A contract is succinctly defined as an agreement between two or more parties towards the execution of certain terms. A contract by its nature has fundamental requirements for it to be valid and enforceable. These requirements consist of, firstly, an offer which must be extended by the offeror to the offeree, which offer must be clear and precise and consisting of all terms of the contract. This offer must be accepted in its totality by the person being offered the contract. The parties to the contract must be in total agreement and have what is referred to as a meeting-of-the-minds. This would usually lead to a contract coming into force and which is binding between the parties.

There are however a set of further requirements when it comes to certain types of contracts. Not only this, but where the offer, acceptance, and agreement to the terms do not conform to the standards required, a contract will also be unenforceable.

A breach of contract refers to infringement of the terms and conditions which were agreed upon by the parties in a binding contract. Contracts are binding, however there can be a breach before the contract even becomes in force.

There are countless reasons why a contract was not able to be executed, or why there never was a contract in the first place. The following elements will result in a breach of contract if the contract did not meet the requirements of law and business:

In most instances, a contract is considered to be enforceable whether written, oral or tacit. Various contracts can be concluded between the parties with a handshake. However, in South Africa, there are a few contracts that must be written to be enforceable: An agreement to sell immovable property (land, house, or building); Suretyship agreements, credit agreements, antenuptial (marriage) contracts, long term leases (over ten years), and contracts for executionary donations, franchise agreements to name but a few. These specific contracts and agreements have statutory specifications to which they must comply, ranging from conforming to the Consumer Protection Act, 68 of 2008, all the way to the Matrimonial Property Act, 88 of 1984.

Should you conclude a contract which fails to meet the specific requirements, it might end up that a Court of law bears the contract to be invalid and unenforceable.

Both parties must have the legal capacity, to agree to the terms of the contract. He or she must have the mental and contractual capacity. This being a wide-ranging requirement, where both parties are to satisfy themselves fully, by doing a due diligence, into whether the other party has the legal capacity to enter into the contract. It is expected that you should satisfy yourself that the person with whom you are entering into a contract with is a major. You are required to satisfy yourself that the other party is mentally capable and able to appreciate all terms to the contract. There are many examples of required capacity for both parties, and it is important to be able to say that you did your due diligence towards whether the other person knows and understands, and is capable of knowing and understanding, the terms of the contract. Where a person is later found to have been unfit or unsound of mind when they entered into a contract, and it was reasonable to have known of their incapacity, this could potentially lead to the entire contract becoming unenforceable. The understanding behind this is that a person unfit or unsound of mind would not be able to understand and thus accept, all the terms of a contract when they entered into it.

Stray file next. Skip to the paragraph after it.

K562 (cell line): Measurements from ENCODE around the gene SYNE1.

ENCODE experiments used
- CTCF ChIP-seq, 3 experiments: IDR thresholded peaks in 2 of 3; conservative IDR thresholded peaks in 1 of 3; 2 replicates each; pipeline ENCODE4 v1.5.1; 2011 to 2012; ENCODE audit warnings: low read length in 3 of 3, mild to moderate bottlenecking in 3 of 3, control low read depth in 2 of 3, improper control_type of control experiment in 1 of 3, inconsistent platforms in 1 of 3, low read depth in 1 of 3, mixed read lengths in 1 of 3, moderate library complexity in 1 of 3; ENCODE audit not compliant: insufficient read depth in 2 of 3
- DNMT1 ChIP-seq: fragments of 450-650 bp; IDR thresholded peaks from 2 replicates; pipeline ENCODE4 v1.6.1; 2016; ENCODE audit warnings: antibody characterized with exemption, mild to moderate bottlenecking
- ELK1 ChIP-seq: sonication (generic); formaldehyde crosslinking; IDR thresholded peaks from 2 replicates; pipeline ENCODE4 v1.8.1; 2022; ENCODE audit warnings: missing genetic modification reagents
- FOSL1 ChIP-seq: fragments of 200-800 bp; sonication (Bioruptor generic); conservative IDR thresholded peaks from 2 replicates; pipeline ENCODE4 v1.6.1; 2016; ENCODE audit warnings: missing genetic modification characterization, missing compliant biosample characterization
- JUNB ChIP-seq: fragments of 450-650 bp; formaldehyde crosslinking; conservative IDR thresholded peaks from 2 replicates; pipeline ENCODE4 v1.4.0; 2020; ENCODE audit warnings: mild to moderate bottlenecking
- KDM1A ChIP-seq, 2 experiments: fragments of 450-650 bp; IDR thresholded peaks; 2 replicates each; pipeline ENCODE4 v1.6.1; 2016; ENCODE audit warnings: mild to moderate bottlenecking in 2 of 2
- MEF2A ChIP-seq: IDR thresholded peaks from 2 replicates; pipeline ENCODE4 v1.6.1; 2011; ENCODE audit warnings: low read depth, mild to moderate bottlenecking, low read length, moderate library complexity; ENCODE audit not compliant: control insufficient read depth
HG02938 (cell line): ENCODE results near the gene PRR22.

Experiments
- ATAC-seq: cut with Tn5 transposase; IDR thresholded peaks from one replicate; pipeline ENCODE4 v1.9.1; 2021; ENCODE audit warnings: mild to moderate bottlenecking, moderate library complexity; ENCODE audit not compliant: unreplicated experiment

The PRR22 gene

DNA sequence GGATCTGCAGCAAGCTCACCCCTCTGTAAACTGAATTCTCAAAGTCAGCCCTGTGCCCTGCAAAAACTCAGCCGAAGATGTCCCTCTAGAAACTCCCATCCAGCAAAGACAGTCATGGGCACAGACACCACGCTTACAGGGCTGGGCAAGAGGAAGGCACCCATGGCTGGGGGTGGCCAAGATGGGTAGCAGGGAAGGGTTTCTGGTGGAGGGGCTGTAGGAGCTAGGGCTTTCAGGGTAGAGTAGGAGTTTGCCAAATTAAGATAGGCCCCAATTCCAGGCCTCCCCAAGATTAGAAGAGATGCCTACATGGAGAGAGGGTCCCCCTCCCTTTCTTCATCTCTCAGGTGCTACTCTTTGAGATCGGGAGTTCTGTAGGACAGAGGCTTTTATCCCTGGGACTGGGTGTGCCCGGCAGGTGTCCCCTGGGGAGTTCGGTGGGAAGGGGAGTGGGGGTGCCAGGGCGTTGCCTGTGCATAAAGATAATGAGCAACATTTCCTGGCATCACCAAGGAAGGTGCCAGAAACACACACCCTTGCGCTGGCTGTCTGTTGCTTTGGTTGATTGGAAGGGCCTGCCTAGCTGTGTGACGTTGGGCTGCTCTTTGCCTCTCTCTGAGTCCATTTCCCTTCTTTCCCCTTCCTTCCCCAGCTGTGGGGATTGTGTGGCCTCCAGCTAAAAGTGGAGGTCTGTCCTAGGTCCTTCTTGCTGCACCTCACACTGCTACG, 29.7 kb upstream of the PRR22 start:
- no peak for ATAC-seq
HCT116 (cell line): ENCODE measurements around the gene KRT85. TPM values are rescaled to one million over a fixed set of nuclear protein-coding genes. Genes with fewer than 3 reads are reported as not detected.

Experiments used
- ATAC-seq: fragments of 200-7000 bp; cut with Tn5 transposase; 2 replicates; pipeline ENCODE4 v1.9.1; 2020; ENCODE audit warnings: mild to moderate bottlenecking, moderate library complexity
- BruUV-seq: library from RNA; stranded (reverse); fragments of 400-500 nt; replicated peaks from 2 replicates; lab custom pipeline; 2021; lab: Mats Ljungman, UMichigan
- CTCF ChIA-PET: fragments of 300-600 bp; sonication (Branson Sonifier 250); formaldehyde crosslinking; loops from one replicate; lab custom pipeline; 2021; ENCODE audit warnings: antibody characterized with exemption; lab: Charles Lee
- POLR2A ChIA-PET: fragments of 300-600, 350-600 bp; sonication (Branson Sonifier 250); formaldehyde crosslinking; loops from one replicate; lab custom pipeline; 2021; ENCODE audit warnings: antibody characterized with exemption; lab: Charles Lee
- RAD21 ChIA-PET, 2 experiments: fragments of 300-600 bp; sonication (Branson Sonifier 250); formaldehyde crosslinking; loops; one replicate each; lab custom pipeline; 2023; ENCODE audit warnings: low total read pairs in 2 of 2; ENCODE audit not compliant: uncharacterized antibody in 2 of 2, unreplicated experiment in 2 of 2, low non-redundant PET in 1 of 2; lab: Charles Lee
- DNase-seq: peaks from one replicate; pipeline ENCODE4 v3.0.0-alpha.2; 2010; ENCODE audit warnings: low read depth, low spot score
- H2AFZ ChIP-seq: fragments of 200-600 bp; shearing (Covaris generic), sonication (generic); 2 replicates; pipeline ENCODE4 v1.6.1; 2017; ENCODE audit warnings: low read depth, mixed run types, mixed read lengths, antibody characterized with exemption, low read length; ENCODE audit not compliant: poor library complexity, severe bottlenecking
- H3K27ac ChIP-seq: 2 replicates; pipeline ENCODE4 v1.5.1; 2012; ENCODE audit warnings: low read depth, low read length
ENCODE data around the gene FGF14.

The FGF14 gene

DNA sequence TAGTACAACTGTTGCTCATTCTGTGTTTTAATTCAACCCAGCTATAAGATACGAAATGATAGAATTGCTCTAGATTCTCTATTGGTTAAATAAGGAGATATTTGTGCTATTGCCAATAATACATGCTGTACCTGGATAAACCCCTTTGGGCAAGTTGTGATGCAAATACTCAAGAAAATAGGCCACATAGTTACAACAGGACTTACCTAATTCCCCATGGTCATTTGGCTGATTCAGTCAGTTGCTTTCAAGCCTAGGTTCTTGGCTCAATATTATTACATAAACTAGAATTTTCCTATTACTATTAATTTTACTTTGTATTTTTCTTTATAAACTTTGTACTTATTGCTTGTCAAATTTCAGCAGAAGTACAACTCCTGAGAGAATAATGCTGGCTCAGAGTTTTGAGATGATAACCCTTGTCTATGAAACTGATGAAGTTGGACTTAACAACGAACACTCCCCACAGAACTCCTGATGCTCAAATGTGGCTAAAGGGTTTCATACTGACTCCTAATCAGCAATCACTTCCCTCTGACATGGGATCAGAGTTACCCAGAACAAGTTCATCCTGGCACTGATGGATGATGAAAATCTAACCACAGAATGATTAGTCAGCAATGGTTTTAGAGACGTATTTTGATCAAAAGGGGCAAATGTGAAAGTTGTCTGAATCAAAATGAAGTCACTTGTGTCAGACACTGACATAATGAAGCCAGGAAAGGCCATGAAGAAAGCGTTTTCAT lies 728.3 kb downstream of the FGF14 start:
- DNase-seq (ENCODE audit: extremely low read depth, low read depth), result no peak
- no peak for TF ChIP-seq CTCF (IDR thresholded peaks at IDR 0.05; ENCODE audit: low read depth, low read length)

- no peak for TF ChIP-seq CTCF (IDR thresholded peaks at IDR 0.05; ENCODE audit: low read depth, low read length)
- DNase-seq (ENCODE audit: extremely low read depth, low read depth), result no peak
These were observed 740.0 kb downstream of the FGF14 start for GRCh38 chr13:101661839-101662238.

If a contract is entered into through improper means, that contract cannot be enforceable. Parties to a contract must willingly agree to enter into a contract without being coerced, forced, threatened or otherwise placed in a position which does not equate entering into the contract of their free volition. Any party in a contract who is of the opinion that they were coerced, bullied or forced when entering into a contract will be able to raise this as a defence for declaring the contract void and unenforceable. The types of duress can range from being threatened with violence unless you enter into the agreement, all the way to being threatened with a pay reduction from your employer if you do not enter into a new contract. It is important that the meeting-of-the-mind between two parties come about by way of their own volition and freedom of choice to contract.

It might be somewhat self-explanatory to state that if a contract is for the execution or involvement of something illegal, then it can never be enforced. An example being that if person A entered into a verbal agreement for the production and sale of beer towards person B, whilst there is a legal ban on the sale of alcohol during Covid, then it would be held that the contract was unenforceable and unlawful. Some contracts, either oral or in writing, may still not be enforceable, if despite it being legal, it is held to be contra bonis mores (which means against public policy or norms). The societal requirements for some contracts to be done in good faith, and to be executed by way of societal expectations also plays a part in the process of contracting. You must also always keep in mind if you put your contract to the society at large, would they accept it to be a valid contract.
The above culminates to state that entering into a contract is not a clear-cut-case each time. There are specific requirements for all types of contracts which must be followed before (and not just after) the parties conclude a contract. It is important to think ahead and ensure that you have surveyed and satisfied yourself towards all terms and points of the contract.